College, Taunton and was MP for Exeter from 1931 to 1945 as well as
being a member of the City Council and a magistrate. He was knighted
in 1945 and Chairman of Directors of Reed, Smith Ltd. as well as
other companies. He died in office in 1961.
Cyril Henry Crews who was installed as Provincial Grand Master at
Torquay, in 1961 succeeded Sir Arthur Reed. He had been initiated
into the Sir Joshua Reynolds Lodge No. 4782, meeting in his hometown
of Plympton and where he was Master in 1937. Under his guidance the
Province continued to flourish as he emphasised the importance of
care when choosing candidates and of observing Masonic etiquette. He
died in office in 1970 when his successor described him as “a
One of the most endearing and active Provincial Grand Masters was
William Alexander Kneel who was installed in June 1970 having been
in Freemasonry for 50 years. He was initiated into St John the
Baptist Lodge No. 39 but was also a founder member of two other
Lodges. Charity was his major interest and in 1962 he was the
Provincial Treasurer for the Girls Festival, which raised £167,455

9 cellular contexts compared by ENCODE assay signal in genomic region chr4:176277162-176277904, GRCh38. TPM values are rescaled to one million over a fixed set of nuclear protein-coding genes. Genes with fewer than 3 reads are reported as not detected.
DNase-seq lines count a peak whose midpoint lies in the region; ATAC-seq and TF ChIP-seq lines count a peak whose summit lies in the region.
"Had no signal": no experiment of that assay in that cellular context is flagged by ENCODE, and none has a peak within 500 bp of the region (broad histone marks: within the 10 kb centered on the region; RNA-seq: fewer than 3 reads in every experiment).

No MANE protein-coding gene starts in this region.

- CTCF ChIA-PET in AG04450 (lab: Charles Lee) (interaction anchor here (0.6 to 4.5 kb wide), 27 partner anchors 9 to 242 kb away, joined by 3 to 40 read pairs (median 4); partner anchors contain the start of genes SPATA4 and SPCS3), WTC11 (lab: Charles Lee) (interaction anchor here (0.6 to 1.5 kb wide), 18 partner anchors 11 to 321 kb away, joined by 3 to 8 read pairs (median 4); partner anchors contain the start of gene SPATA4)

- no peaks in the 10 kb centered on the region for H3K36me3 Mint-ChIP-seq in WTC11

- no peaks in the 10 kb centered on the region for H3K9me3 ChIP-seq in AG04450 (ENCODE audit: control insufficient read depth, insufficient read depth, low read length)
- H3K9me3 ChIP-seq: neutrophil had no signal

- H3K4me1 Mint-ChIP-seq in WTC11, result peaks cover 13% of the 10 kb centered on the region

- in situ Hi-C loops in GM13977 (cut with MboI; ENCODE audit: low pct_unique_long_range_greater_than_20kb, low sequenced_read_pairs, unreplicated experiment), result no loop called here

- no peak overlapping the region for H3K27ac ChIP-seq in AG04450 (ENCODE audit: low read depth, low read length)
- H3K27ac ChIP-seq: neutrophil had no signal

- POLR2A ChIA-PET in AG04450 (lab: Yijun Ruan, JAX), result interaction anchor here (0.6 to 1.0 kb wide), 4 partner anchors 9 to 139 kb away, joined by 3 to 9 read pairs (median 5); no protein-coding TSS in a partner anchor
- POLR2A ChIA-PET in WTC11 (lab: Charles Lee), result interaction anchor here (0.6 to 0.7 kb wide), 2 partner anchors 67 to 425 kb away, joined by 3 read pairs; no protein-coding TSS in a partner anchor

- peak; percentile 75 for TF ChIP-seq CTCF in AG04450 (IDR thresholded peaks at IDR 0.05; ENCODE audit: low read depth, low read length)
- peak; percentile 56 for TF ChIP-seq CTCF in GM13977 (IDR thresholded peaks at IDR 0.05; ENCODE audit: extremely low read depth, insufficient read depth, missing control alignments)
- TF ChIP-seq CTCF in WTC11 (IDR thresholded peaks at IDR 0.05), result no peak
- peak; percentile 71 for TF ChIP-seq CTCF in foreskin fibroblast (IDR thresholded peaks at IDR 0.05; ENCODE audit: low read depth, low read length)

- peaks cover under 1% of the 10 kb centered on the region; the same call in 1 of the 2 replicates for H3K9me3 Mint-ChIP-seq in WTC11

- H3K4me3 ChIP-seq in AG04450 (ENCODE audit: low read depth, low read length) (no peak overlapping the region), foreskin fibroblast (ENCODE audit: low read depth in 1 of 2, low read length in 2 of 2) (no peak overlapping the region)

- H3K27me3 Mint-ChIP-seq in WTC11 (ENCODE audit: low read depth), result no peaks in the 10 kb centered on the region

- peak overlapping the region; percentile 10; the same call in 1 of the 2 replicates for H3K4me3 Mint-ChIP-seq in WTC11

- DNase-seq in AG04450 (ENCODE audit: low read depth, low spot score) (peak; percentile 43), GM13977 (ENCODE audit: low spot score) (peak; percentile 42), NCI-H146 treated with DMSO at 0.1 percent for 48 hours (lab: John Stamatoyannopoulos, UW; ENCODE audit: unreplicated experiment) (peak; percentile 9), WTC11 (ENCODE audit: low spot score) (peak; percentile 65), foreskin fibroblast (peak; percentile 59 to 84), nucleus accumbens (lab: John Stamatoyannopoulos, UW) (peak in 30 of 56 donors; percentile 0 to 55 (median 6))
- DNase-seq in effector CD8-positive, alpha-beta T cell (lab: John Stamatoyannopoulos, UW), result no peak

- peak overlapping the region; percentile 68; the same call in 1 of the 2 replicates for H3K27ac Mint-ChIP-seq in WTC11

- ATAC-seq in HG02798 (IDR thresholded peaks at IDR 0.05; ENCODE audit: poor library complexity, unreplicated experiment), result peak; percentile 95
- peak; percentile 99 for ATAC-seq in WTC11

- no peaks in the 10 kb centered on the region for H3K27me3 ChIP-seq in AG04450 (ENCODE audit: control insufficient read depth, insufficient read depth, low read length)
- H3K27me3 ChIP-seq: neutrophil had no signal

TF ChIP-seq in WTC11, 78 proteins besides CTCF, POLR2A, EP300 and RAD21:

from Devonshire out of a total of £310,723 raised nationally. In
1977 he presided over the Boy’s Festival and from the national total
raised of £819,144 Devonshire contributed £649,393.
Right Worshipful Brother Kneel’s ambition was to provide a home for
the elderly and lonely Freemasons and their dependents. An appeal
was launched in the Province and in 1983 land was acquired in Exeter
on which to build the home. This lead to the development of Cadogan
Court, a beautifully appointed residential home where Freemasons and
their dependents can live out their lives in peace and tranquillity.
William Alexander Kneel resigned and died in 1984.
Archibald John Huxtable was initiated into Loyal Lodge No. 251 in
1943, serving as Master in 1960. He served as Provincial Grand
Master from 1984 to 1992.
Kenneth John Alford was initiated into the Sun Lodge No 106 in 1958
where he served as Master in 1970. He was Provincial Grand Master
from 1992 until his death in 1994.
Edward Joseph Holman initiated into
Pleiades Lodge No. 710 in 1959 where he served as Master in 1970. He
was installed as Provincial Grand Master in 1994 and served the
Province until his resignation in 1999.
The 15th Provincial Grand Master was Robin Osborn Osborn. He was
initiated into the Benevolent Lodge No. 303 in 1957 and served as
Master in 1970. He was installed as leader of the Province in
1999 and retired from office on 2nd June 2007. He was succeeded by
Rt.W.Bro. Michael T. Penny who served the office until he retires
wef 1st January 2013. He will be succeeded W.Bro. Ian